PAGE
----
Give readers reasons why they should continue reading by including a brief benefits list on the first page. I often do this in the form of a bulleted list in a dedicated left- or right-hand column so it’s easy to scan. Keep the text very short but compelling.
- Compose headlines and sub-heads that summarize your main points.
Readers will scan these first so make them succinct and be sure they encapsulate your main content points. A good test is to read only the headlines and sub-heads of your rough draft—do they summarize your main points? If the reader only reads them and nothing else, would they be convinced they should read the datasheet in its entirety?
- Use bullet points and bold key phrases.
Bullet points break up your text so it’s easy to read and quick to scan. Keep the text short and start each bullet point phrase with an action-oriented verb. And here’s a copywriting trick that’s rarely used in technology datasheets: Bold key phrases of your main benefits—especially those that are listed in bullet points. Skimmers and scanners will read these even if they don’t read anything else. For example:
- Gain deep visibility about where critical information is located
- Eliminate passwords once and for all
- Protect information in use and in motion
- Consider writing headers and sub-heads as questions.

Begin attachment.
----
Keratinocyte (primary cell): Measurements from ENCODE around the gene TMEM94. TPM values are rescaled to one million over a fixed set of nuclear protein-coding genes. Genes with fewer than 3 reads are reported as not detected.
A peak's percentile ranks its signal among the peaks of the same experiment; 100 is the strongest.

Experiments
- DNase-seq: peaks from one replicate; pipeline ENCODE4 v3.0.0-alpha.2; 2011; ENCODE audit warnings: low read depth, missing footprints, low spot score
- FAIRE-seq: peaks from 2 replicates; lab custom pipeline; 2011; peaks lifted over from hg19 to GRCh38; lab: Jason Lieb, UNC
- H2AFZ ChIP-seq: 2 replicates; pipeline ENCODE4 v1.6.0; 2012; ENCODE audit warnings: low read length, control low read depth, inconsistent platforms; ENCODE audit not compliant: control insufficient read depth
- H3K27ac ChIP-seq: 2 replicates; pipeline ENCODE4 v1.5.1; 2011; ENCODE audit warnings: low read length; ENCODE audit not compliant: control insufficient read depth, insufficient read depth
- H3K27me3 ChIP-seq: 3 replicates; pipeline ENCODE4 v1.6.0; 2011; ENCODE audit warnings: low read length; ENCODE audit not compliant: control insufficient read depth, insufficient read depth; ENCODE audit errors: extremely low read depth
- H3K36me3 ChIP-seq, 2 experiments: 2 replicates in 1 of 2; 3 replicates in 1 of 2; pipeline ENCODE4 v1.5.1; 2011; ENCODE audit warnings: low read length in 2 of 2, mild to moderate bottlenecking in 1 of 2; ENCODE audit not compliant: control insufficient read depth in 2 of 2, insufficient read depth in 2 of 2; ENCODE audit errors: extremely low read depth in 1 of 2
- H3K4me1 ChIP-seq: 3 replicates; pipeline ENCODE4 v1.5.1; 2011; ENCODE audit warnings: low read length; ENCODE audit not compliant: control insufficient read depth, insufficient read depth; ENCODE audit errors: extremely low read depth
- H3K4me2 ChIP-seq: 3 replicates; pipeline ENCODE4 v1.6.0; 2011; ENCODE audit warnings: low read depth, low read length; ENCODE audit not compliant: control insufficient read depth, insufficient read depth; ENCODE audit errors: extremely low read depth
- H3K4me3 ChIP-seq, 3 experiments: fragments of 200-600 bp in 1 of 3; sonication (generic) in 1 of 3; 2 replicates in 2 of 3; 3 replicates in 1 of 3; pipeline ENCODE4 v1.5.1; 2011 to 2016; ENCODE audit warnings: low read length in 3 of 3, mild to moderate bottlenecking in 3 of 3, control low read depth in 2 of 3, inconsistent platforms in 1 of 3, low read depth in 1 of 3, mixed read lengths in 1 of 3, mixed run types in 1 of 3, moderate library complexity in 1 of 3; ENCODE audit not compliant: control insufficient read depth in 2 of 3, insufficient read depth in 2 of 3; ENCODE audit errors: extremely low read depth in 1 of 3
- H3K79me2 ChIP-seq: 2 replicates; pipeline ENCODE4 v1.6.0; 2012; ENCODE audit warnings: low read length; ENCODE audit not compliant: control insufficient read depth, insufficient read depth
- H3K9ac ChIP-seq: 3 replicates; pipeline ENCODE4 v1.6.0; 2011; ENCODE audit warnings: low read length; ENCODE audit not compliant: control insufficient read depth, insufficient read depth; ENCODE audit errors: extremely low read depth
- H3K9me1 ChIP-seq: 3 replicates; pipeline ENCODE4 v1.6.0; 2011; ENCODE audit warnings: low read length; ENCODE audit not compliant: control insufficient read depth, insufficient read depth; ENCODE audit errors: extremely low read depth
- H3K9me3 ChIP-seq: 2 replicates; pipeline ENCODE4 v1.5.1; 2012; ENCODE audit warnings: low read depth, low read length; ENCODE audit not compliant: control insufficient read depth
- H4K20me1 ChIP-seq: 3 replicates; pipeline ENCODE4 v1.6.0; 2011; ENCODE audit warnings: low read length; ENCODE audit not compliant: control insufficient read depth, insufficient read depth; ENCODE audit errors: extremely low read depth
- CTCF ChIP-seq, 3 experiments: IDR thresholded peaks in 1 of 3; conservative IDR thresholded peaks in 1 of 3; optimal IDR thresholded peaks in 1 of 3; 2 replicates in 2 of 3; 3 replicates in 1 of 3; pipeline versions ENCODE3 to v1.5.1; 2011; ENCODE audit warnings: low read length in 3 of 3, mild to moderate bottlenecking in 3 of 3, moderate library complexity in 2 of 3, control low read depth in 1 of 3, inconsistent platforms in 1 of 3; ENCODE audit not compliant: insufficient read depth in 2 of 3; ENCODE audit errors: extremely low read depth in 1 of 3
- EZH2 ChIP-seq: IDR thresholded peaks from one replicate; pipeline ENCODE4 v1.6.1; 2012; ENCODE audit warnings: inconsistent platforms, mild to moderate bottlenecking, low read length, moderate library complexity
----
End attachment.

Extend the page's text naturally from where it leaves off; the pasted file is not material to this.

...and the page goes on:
FAQs, or frequently-asked-question documents, are popular with technology buyers. It’s easy to see why—they’re organized in a Q&A format which makes them quick to scan. You can utilize this same principle by writing your headings and sub-heads in the form of questions and answering them in the paragraph immediately following the header. Examples of good headers formatted as questions include:
- How Does Product X Compare to Other Big Data Solutions?
- How Does Product X Work?
- Why is Product X the Best Choice for Managing My Cloud Data?
- How Do I Learn More About Product X?
- Include a strong quote in a call-out box.
Validation of your solution by an analyst, customer, or third-party is always a good thing. Include a positive, but brief, quote from one of these sources—preferably on the first page. Rather than inserting the quote in the datasheet’s main body of text, where it can get lost, include it in a call-out box in the margin. As your audience skims and scans the datasheet, it will be one of the elements they’ll read first.
- Write in second person.